Week ahead – the biggest events in the markets


UK data


After the Bank of England surprised markets by leaving interest rates at 0.5%, the focus in the UK is inflation data due out Tuesday. A weak pound, which has slipped around 10% since the June 23rd referendum, is expected to drive prices in Britain higher as oil and other imports get more expensive.

Twelve-month CPI inflation was 0.3% in May, while measures of core inflation are steady at a little over 1%. “The shortfall in headline inflation is due predominantly to unusually large drags from energy and food prices, which are expected to attenuate over the next year,” the BoE noted. “In addition, the sharp fall in the exchange rate will, in the short run, put upward pressure on inflation as the prices of internationally traded commodities increase in sterling terms, and as importers pass on increases in their costs to domestic prices.”

The data may offer the first clues about inflation post-Brexit and the ramifications on monetary policy. Employment and wage data for the UK is out Wednesday.



The European Central Bank convenes for its first policy meeting since the Brexit vote on Thursday. Following the commencement of its corporate bond buying scheme a month ago, the bank is expected to hold off from announcing any fresh stimulus measures. Nevertheless this is the first ECB meeting since the Brexit vote and will therefore be closely scrutinised for how policymakers view the risks to the Eurozone economy from Britain’s decision to leave the EU. Meanwhile a sharp slump in Eurozone industrial production in May will weigh, especially as this could fall further over the coming months.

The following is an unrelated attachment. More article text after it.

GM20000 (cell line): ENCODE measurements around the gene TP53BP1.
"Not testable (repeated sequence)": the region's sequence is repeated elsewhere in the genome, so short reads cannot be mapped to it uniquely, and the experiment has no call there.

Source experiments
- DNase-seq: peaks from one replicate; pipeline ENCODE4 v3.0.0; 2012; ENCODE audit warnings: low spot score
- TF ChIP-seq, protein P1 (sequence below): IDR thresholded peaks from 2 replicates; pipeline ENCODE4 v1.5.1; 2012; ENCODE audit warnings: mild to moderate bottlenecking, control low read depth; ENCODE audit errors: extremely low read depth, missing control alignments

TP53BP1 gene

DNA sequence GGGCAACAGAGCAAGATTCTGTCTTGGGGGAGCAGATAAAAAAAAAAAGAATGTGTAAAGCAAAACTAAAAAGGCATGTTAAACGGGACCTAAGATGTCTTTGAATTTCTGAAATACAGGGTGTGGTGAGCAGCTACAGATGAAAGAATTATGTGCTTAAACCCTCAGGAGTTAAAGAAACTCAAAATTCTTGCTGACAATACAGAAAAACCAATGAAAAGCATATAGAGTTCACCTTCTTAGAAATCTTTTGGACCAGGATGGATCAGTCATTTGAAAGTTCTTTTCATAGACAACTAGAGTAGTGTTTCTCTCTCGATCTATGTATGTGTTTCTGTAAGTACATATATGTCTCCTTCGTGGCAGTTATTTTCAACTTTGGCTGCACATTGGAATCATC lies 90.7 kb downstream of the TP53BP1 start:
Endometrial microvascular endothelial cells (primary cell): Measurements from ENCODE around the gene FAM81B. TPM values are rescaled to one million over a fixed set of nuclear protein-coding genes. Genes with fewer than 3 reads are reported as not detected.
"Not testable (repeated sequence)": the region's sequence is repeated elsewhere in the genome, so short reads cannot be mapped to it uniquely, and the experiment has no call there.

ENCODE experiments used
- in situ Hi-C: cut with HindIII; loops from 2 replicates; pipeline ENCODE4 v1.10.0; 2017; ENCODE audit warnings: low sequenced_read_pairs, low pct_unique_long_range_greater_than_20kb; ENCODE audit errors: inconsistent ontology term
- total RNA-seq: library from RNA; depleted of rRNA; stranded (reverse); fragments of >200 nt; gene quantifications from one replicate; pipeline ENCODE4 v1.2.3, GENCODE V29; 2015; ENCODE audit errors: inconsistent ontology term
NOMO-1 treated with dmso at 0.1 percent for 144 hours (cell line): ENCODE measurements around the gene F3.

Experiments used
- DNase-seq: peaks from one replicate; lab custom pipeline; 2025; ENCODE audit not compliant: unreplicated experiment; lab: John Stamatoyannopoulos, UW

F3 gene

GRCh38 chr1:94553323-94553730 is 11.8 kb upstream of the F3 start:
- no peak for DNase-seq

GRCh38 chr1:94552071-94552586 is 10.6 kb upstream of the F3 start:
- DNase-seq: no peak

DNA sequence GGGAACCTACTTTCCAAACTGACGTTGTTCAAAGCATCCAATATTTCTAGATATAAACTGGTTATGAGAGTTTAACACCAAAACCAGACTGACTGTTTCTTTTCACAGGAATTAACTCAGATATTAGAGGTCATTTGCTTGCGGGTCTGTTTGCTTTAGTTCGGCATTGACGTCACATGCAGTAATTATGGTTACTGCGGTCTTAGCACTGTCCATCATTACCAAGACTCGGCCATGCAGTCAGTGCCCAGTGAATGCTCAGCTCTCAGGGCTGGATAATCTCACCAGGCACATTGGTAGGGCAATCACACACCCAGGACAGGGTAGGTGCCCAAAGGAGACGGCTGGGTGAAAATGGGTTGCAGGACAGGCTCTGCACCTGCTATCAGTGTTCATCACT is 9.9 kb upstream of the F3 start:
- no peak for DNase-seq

Mr Draghi is likely to face scrutiny over the state of the European banking sector and the prospect of a bailout for Italy’s embattled financial institutions. With European bank stress tests due out at the end of the month, this could be an important moment for the ECB to set out its stall.



Quarterly earnings releases will dominate equity markets, with a host of large US companies set to report. Microsoft, General Electric and Intel are among the big name firms but it’s Amazon that will steal the limelight.

Amazon’s stock has hit a record high and investors are looking at another impressive set of figures.

Among banks, Morgan Stanley and Bank of America are due to report earnings. Schlumberger may offer some clues about the health of the energy sector when it delivers its quarterly figures on Thursday.

Eurozone PMIs


Friday morning sees the release of flash manufacturing and services PMIs for Germany, France and the Eurozone. Growth remained steady in the run-up to the Brexit vote, with Markit's final composite PMI hitting 53.1 in June, which topped the earlier flash estimate of 52.8.

The new figures will show if the Brexit vote is starting to feed through into the real economy and whether it is beginning to hit output.